“What brings you to the clinic today?” is one of the first questions Marlene Cabrera asks. The responses are as varied as the people: A 62-year-old widow says, “I’m in a new relationship, we both agreed to be tested.” A 35-year-old parent of three responds with anger, “I caught my partner cheating on me. I need to get checked.” A 14-year-old boy mumbles, “There’s s**t coming out of my s**t.”
Sensitive to the circumstances of each, Marlene keeps the conversation flowing: “Have you ever been tested before?” “When was the last time you had unprotected sex with your partner?” “There’s feces coming out of your penis?” (You gotta tell him, your s**t has a name.)
Growing up in Reading Marlene never imagined herself in a Community Health Worker role. Back then, she remembers, “it was just kind of like you’re gonna finish high school and then you’re gonna go to work. No real discussion of college or anything like that.” As a young single mom, bartending made it possible to provide food, clothing and shelter for her son and still be there for him when he needed her most. But as she approached her mid-20s Marlene knew she needed to make a change, to learn something that would provide some stability and offer benefits.
And then. . . she enrolled in a technical school that led to an internship that turned into a career that has spanned nearly two decades. At technical school she learned the required technical skills for the job. The lived experience, sensitivity, understanding and wisdom to do the work, she brought all that with her and has continued to grow it over the years.
“I’ve been in a lot of similar situations that my clients have been in, so I know how it is. You have to be brave to go in there to get these tests done and to tell somebody why you’re there, to tell somebody what your risks are. If you’re being honest, it takes a lot of courage to do that.”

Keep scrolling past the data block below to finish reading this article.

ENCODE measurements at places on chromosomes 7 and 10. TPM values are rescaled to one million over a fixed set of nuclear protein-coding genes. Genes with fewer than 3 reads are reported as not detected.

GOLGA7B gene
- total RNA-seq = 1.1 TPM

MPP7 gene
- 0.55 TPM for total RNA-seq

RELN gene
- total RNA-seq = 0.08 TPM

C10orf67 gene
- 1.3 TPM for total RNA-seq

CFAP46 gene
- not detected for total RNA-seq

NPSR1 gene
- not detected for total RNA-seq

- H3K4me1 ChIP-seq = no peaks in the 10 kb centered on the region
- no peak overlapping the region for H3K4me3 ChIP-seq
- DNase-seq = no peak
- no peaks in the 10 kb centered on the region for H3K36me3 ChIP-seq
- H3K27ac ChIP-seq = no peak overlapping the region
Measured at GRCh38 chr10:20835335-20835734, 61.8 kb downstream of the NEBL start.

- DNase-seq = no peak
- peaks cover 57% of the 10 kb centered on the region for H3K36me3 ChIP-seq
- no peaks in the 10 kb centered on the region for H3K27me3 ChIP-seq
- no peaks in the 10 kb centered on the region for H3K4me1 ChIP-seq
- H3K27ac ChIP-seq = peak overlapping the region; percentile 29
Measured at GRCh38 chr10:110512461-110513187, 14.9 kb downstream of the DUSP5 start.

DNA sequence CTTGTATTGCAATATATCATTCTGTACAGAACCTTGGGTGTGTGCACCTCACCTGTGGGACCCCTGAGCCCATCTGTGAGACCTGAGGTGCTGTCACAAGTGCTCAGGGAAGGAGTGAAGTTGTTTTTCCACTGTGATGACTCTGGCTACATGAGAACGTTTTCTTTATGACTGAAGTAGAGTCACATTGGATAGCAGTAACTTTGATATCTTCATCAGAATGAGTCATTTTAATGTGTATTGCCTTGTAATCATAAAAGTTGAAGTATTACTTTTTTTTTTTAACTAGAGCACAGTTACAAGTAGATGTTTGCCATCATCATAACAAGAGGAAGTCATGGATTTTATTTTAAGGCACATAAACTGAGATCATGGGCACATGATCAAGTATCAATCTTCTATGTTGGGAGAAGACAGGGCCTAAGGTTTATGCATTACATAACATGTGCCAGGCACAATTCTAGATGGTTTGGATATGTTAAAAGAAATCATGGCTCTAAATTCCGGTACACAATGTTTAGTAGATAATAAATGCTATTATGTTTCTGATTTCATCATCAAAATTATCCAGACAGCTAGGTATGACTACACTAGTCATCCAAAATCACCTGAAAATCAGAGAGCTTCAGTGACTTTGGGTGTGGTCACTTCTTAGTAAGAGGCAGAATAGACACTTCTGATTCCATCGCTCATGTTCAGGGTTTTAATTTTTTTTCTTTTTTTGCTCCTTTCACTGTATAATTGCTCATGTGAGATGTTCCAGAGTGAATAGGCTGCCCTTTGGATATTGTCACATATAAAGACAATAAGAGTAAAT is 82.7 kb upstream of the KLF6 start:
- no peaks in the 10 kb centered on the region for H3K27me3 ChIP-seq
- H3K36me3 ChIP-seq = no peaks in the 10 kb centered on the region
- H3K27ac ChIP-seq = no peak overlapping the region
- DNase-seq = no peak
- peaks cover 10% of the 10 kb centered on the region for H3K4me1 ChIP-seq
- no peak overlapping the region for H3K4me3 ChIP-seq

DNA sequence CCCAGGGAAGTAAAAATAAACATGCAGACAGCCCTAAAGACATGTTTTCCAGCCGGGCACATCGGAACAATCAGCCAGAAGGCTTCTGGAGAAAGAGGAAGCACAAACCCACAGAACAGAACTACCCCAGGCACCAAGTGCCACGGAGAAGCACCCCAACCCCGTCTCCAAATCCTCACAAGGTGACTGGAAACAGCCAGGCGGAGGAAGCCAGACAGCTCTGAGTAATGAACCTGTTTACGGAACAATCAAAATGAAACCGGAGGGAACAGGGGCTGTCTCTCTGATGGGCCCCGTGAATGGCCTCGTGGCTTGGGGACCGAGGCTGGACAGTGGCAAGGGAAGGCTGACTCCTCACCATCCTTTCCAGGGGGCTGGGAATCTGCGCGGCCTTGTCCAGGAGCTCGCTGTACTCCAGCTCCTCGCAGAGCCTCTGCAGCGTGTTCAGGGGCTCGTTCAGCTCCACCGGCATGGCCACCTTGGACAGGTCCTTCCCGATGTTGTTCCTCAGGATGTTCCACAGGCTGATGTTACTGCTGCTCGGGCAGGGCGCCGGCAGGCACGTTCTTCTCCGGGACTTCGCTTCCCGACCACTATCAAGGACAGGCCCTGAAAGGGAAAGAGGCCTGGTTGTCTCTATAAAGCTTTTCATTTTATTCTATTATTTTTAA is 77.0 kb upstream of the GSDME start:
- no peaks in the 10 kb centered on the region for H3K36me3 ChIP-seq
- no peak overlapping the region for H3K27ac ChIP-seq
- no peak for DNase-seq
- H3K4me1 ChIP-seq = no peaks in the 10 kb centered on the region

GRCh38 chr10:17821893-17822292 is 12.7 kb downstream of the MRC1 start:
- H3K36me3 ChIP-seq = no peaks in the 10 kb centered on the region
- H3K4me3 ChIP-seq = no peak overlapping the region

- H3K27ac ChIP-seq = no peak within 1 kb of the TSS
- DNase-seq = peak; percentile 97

“A lot of the people that I see that come to the clinic already got their foot in some kind of mess. I try to give them a little piece that they’re missing, to tell them that it’s gonna be okay and you know, life’s not over over this issue. Some people just need to talk, and as far as the youth, a lot don’t have that option at home. They’re going through changes and they don’t have anybody to express that to. Sometimes they feel shame when they show up because they haven’t been able to share these feelings . . . I like giving people a safe space to talk. I care about the people I see.”
“But it’s not always easy. I heard this expression, maybe I read it, that it’s like we each start the day with 5 gold coins we can give and I realized, oh my God, that’s exactly what it feels like. Self-care is really important. You have to know when you, alright, I’ve given enough today.
“I like being a part of the community that makes a difference. I grew up in this community, I live here, and I want people to be healthy. I want people to know they have choice and what their options are out there. What opportunities they have out there. You can change your mind at any minute and change your life at any minute, and go a different direction.”
“And I’m thankful to Liz, Elizabeth, Desiree, Jesse and Jason, for giving me their coins.”
This story series was created, collected, and shared by author nadine.
This project is funded by a FARO grant provided by a partnership between the Wyomissing Foundation and Barrio Alegría. Produced in conjunction with BCTV.
Logo designed by José Joel Delgado-Rivera, Public Relations and Marketing Consultant. A mix of threads forming the Pagoda, the Sun, the Trees, and the Schuylkill River.